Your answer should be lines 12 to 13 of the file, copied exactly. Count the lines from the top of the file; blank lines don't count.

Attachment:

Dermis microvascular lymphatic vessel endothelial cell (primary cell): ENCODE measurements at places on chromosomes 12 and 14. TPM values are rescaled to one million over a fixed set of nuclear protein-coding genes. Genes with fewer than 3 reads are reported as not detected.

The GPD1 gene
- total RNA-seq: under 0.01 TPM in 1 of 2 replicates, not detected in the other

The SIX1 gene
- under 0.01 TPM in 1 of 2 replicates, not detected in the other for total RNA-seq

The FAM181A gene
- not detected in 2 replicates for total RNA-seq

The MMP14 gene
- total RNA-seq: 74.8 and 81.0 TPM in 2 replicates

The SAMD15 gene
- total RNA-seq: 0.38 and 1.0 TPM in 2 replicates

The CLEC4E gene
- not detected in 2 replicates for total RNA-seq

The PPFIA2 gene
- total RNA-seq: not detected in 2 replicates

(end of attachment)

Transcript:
The CLEC4E gene
- not detected in 2 replicates for total RNA-seq